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Old 31st July 2012, 12:26   #31
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Default Re: On the trail of the Mukteshwar man eater and her nemesis

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Originally Posted by recker_us View Post
No private orchard, bro.
This is a small piece of land(3300 sqft) which is surrounded by orchards. Infact, it was a part of the orchard of a local farmer from whom I bought it.
I might be interested in something like that too. Can you share - through PM - how did you go about it, and whether availability is still there?

Edit: rated the thread 5 stars!

I too am planning a Kumaon trip end of October.

Last edited by nilanjanray : 31st July 2012 at 12:43.
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Old 31st July 2012, 13:05   #32
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Default Re: On the trail of the Mukteshwar man eater and her nemesis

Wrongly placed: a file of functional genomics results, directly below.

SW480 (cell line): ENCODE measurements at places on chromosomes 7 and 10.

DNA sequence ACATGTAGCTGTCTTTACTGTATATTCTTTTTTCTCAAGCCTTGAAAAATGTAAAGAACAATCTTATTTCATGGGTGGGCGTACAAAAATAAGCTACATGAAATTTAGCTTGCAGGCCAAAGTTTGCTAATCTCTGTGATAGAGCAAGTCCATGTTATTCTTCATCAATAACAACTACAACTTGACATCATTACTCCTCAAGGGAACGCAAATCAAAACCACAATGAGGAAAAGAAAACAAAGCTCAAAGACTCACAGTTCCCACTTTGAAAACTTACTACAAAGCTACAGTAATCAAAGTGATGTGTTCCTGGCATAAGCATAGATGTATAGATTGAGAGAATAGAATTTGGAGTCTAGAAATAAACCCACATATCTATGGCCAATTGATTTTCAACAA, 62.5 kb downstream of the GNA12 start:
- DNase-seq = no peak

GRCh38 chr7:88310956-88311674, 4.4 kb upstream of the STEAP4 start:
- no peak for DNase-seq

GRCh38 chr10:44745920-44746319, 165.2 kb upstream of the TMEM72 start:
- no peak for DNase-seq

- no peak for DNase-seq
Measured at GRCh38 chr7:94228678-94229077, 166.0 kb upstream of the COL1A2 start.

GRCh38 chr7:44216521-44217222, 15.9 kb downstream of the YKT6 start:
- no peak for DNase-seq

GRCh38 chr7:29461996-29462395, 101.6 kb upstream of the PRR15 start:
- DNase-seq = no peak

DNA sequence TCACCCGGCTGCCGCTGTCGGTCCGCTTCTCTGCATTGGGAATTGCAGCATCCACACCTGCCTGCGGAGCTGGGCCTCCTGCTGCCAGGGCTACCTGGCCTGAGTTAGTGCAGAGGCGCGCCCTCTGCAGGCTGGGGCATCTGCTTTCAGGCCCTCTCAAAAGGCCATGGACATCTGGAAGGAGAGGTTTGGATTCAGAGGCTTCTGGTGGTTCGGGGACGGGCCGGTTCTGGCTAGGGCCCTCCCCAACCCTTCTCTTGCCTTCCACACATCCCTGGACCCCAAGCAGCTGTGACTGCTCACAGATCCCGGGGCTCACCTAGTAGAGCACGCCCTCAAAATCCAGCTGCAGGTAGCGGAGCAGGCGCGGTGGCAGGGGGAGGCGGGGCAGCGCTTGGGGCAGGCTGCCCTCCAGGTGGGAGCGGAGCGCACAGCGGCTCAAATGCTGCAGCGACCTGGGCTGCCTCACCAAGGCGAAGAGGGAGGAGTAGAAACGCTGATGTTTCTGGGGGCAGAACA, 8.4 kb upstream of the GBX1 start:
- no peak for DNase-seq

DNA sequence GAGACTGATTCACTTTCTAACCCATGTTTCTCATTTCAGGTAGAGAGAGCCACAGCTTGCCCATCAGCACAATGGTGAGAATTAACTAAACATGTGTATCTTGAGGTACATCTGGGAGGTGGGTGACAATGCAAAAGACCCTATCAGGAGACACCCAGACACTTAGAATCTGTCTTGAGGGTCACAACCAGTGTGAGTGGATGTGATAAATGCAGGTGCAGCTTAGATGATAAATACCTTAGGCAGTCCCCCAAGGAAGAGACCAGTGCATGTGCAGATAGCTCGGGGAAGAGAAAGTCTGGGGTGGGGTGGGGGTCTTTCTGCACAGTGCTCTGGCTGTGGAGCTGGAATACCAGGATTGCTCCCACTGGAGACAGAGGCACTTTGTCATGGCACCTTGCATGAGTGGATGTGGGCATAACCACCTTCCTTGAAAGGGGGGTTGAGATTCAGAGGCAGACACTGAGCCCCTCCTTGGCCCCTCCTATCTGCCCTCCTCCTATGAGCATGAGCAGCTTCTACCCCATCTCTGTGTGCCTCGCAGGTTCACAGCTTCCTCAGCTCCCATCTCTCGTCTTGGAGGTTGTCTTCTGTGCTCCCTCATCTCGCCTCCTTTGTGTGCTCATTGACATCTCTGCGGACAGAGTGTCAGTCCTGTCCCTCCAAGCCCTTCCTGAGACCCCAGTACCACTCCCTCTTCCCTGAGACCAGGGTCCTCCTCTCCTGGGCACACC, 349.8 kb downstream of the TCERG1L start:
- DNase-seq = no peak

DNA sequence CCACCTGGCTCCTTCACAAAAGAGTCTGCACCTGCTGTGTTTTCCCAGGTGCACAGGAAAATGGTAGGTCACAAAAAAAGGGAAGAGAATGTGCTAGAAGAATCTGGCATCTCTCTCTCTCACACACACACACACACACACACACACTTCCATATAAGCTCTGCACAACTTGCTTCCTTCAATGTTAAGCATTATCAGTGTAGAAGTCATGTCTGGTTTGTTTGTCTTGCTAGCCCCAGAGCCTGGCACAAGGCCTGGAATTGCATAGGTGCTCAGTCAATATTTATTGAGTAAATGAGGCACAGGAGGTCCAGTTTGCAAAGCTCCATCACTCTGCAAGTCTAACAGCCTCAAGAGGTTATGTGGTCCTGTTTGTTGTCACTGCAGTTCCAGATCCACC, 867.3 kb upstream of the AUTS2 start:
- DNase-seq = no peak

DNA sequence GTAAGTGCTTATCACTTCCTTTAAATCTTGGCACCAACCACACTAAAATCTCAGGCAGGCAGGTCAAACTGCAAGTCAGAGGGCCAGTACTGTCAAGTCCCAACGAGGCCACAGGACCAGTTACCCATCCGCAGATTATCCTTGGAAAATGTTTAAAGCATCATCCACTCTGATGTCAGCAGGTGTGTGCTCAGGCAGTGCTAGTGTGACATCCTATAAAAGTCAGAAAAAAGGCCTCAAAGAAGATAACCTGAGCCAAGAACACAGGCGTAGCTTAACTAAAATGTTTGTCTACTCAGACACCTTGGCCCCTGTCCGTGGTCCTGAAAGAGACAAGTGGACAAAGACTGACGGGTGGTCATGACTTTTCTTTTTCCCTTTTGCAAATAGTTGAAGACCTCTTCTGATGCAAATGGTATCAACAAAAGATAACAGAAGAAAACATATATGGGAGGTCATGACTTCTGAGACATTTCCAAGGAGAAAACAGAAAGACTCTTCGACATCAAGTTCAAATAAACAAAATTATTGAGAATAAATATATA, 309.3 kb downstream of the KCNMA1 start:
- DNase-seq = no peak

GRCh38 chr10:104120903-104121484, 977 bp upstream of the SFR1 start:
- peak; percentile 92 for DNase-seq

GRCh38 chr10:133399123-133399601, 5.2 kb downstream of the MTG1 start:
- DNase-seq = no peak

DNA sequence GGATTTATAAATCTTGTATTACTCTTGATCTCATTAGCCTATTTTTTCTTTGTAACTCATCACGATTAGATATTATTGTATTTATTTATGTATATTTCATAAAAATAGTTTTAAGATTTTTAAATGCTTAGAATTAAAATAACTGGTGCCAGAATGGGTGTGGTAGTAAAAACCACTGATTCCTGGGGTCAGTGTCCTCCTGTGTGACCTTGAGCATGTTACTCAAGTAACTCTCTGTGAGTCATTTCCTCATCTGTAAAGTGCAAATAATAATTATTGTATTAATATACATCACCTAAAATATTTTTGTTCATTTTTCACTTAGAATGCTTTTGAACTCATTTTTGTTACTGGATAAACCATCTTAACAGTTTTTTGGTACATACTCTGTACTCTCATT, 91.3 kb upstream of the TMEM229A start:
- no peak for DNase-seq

I have always been a Kenneth Anderson fan when it came to hunting maneaters, Have not been bothered by Jim Corbett as I read only 1 or 2 stories in which he was still naive. But all that changed just weeks ago when I landed on books about Kumaoun maneaters, Must admit he is now held by me in the same respect as Kenneth Anderson. Though I have not finished the books Am google earthing & trying to peice the geography of the land as I read the books. Man its a thrill ride, & add to that this thread came alive to know that good samaritans are prowling these areas already.I have added Nanital, Uttarakhand to my must visit in India List, Just rated this thread 5 stars & added subscription.
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Old 1st August 2012, 12:37   #33
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Default Re: On the trail of the Mukteshwar man eater and her nemesis

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Originally Posted by nilanjanray View Post
I might be interested in something like that too. Can you share - through PM - how did you go about it, and whether availability is still there?

Edit: rated the thread 5 stars!

I too am planning a Kumaon trip end of October.
You might also try out the property and realty websites. Had seen some classifieds for properties around these areas namely Mukteshwar, Bhowali, Ramgarh etc sometimes back.

And end of October, November is probably the best time to visit these places for great Himalayan views. Only downside is that probably it would be a bit crowded.